In 1984, the band played at the Breaking Sound Festival in Le Bourget, France on August 29. Over the next few weeks, Metallica signed with Elektra Records in late September, and the Ride the Lightning tour kicked off in Rouen, France on November 16. The band did not return to the US until the end of December or the start of January 1985 for the east coast leg of the US tour. This paints a clear picture of our timeline.

In order for Metallica to purchase Mesa Boogie gear at any point in 1984, we would have to assume that the band - infamously broke at the time - would incur the expense and fly from France to the US in October, receive an immediate advance from Elektra, purchase gear at the Mesa Boogie factory, store it away locally (as it’s not seen on the 1984 tour), and incur a second expense to fly back to France (where they were already staying) all within roughly a 3 week period.

This scenario seems extremely unlikely, as well as an impossible expense for a band sleeping on couches, crashing in the studio, and sometimes only eating due to the kindness of their producer. Here, Occum’s Razor applies (i.e., the simplest explanation is usually the best one).

Metallica returned to the US for the Ride the Lightning tour in 1985, passing through CA by mid-March and concluding in Portland, OR on March 19. The band did not play again until a stint of shows later in August, including Monsters of Rock and the now popular Day on the Green show in Oakland, CA on August 31. This stint also marked the first documented appearance of the Mesa Mark amplifiers.

Day on the Green - August 31, 1985

With our timeline in place, this leaves a window between March and August of 1985 for Crunchberries to be purchased. By April, however, the Mark IIC+ was phasing out at Mesa Boogie in favor of the newer Mark III amplifiers, which narrows our window to a 4-6 week span in March to early April when Crunchberries could have been purchased.

This assumption is also corroborated by a few additional factors. Hammett has been quoted that he picked up his custom Jackson guitar(s) at the factory around May 1985. This implies that the band received their advance and were shopping for gear in our established timeline. The other two factors are related to the amps.

Crunchberries has a “Gain Boost” faceplate (i.e., it reads “Gain Boost” above the Master 1 knob as opposed to “Pull Deep”). While this is typically associated with early models before the faceplate changed, the assumption is that production of the “Pull Deep” C+ faceplates had stopped for long chassis heads due to Mesa discontinuing the amp in favor of the Mark III. With Metallica purchasing long heads directly as production was shifting to the Mark III, Mesa was likely stuck using leftover Gain Boost faceplates that had been phased out in production. If purchased in October or early November 1984, the amp would have used the production “Pull Deep” faceplate.


“Pull Deep” on a Mark IIC+, November 1984

As critically important to the timeline is that Metallica was able to acquire a Mark IIC++ head unit as well during this time (see the next section for additional detail). These amps did not exist in 1984, with only a small amount - roughly a dozen, per estimates of Mesa Boogie - being made at the factory during R&D for the Mark III at the end of production for the Mark IIC+. This places the acquisition of Hetfield’s Crunchberries amp perfectly into our speculative time slot of late March to early April 1985.


Is Crunchberries a C+ or C++ amp?


This is another area where we’ll have to speculate some. A Mark IIC++ is a slight variation of the Mark IIC+ circuit with a different feel and slightly more saturation (please see our article: The Metallica Mark IIC++ Amplifier for additional detail).

Is Crunchberries a Mark IIC+ or Mark IIC++ amplifier? Based on what we know, our assumption is that Crunchberries is a Mark IIC+ head unit, NOT a Mark IIC++.


Metallica only owns 1 confirmed Mark IIC++ amplifier (outlined in our The Metallica Mark IIC++ Amplifier article), and that is a different amplifier than Crunchberries. There is a possibility for a second (unconfirmed) Mark IIC++, but that is still speculative at this time, and is also not in reference to Crunchberries.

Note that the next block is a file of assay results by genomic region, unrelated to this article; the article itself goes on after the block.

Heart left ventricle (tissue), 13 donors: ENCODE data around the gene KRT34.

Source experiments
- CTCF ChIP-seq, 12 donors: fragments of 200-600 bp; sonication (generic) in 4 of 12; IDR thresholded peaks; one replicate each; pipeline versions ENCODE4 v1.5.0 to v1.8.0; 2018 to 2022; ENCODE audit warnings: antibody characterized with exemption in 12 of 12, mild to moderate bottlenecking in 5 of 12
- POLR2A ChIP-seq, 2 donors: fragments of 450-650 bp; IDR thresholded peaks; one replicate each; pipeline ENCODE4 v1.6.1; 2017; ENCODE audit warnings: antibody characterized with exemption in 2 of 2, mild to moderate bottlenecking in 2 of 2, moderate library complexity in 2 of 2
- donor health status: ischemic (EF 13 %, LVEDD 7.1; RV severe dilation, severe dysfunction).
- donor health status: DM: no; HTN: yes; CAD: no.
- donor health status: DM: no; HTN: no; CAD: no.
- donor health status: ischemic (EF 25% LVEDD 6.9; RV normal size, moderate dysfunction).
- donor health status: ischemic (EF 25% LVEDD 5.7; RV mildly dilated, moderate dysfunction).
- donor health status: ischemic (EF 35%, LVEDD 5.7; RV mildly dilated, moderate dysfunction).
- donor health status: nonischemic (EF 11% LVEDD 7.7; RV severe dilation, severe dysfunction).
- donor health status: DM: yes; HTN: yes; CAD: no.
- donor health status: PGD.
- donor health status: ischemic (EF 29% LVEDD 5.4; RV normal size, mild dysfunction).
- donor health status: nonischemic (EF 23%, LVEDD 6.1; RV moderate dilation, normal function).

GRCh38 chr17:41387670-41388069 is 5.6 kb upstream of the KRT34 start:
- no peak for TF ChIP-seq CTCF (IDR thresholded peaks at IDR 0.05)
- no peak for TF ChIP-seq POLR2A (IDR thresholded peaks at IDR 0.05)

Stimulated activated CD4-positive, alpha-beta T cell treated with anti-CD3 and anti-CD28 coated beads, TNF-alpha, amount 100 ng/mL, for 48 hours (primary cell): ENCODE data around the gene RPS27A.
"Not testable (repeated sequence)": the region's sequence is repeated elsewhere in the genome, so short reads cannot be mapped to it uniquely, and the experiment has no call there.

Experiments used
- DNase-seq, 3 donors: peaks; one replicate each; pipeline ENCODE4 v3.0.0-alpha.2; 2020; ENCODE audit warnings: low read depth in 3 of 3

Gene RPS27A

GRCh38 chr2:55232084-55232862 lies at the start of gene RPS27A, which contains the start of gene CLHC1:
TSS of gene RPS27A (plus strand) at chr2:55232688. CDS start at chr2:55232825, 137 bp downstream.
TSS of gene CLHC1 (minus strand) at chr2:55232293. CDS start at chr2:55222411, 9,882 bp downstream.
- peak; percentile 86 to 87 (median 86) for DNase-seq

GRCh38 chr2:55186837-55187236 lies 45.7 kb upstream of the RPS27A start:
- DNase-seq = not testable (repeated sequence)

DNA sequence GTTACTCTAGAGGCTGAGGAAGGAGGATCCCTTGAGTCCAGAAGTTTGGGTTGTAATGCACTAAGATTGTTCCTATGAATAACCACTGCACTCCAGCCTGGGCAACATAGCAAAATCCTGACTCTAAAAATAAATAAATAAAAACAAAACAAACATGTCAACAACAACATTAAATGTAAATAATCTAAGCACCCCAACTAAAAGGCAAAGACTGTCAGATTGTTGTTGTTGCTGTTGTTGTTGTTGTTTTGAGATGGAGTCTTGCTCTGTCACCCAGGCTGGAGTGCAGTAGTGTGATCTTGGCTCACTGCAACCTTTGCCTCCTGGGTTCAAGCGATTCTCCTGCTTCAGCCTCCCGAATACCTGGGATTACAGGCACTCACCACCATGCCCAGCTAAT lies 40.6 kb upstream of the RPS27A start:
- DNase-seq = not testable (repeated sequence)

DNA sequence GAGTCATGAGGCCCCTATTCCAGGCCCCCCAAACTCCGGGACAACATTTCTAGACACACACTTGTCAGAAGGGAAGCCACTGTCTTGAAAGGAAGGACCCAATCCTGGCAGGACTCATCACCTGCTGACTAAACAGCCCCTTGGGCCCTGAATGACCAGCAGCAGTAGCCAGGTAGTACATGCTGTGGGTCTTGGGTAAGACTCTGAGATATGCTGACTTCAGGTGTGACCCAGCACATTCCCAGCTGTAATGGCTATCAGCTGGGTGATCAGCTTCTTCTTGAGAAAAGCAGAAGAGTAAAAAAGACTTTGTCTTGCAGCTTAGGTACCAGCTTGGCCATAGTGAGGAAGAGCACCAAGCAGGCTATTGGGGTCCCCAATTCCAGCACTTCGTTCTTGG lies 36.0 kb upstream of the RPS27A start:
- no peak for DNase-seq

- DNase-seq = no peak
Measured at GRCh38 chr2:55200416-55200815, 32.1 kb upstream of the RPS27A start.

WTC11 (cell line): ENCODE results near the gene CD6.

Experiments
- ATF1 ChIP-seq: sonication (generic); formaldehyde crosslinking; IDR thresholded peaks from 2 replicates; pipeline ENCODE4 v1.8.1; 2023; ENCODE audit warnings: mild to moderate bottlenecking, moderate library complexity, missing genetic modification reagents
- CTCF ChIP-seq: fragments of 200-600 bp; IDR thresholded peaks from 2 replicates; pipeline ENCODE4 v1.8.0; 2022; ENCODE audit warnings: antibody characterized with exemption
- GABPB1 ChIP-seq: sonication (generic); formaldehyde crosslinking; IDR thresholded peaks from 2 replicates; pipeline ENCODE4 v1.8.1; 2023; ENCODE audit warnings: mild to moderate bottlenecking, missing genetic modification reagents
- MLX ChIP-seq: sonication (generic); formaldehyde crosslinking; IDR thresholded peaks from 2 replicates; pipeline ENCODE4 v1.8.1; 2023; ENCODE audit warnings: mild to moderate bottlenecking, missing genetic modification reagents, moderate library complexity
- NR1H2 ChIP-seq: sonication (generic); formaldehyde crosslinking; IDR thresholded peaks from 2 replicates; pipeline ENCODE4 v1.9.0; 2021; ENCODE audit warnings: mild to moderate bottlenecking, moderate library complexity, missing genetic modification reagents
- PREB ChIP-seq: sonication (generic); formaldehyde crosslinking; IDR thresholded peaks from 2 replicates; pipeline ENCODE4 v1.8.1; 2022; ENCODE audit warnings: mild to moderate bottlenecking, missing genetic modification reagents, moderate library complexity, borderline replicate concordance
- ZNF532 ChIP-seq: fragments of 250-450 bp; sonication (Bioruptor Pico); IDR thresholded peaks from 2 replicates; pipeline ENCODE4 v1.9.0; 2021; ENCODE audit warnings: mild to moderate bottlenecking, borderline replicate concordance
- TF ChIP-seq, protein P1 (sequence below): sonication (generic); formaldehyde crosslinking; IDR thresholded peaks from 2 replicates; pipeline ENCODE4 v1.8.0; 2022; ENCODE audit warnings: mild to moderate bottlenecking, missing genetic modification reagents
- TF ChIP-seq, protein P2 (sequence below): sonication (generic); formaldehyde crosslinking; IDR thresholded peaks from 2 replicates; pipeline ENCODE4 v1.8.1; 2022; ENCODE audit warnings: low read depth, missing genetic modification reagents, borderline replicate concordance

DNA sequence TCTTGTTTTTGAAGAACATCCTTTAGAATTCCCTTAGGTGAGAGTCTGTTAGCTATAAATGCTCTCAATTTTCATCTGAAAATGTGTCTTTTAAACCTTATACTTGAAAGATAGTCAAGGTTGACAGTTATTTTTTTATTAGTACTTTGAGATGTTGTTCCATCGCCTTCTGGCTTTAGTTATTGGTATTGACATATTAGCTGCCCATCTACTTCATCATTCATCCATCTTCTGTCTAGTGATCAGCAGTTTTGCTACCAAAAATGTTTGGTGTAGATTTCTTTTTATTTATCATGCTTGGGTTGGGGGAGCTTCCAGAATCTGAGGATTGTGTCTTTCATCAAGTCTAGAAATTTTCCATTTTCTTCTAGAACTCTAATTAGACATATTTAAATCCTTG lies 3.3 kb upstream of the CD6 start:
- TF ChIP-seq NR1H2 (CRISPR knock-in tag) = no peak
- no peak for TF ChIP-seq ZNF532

Hetfield quickly pivoted from using Crunchberries to using the known Mark IIC++ which became the studio favorite for the next 12-15 years, and this may be due to the additional saturation and feel afforded that was different than the Mark IIC+ Crunchberries.

 

WHEN WAS CRUNCHBERRIES USED?


Hetfield routinely used Crunchberries on tour with Metallica, starting with the August 1985 shows, through the Damage Inc Tour in support of Master of Puppets, and for the next few touring cycles.


Crunchberries in Hetfield’s 1986 tour rig

Contrary to popular belief, the Crunchberries amp was not featured on many studio recordings. The only album where it was used was famously on Master of Puppets for Hetfield’s rhythm guitars, alongside the Mark IIC++ amp owned by Kirk Hammett for the leads. In the studio pic below from the tracking of Master of Puppets, you’ll see Crunchberries (rhythm guitars) highlighted with the red arrow, and the Mark IIC++ (lead guitars) highlighted with the green arrow.


Crunchberries and the C++ in the studio

After the recording of Master of Puppets, Hetfield “borrowed” the Mark IIC++ amp from Hammett, and it became the primary recording amp for Hetfield for numerous albums moving forward, including And Justice for All and Metallica (Black Album).

After numerous albums, Hetfield brought the Mesa Mark IIC+ amps back out for 2008s Death Magnetic, then using Crunchberries as one of three primary amps for his rhythm tone on Hardwired...to Self Destruct in 2016.

Hetfield with Crunchberries on Hardwired

If there are aspects of Crunchberries not covered here that you’re curious about, please leave a comment or send a message. We can edit the article to include additional information if there is a demand for it.

Also, please check out our other articles for a detailed analysis on other Metallica gear, album breakdowns, and more. Thanks for reading!

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3 commentaires


Yevhen Fedorets
Yevhen Fedorets
21 août 2022

The Crunch Berries amp that we’ve used, I think, since ‘Ride t’he Lightning’ on or at least ‘Master of Puppets’ for sure. That Mesa/Boogie C++ [Simul-Class] is a very integral part of the sound still.“ - James Hetfield.

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Hansen
Hansen
23 mai 2022

Photo of James Hetfield using a Mesa Boogie,

January 20th 1985

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Silverwulf
23 mai 2022
En réponse à

Awesome photo. Thanks for sharing!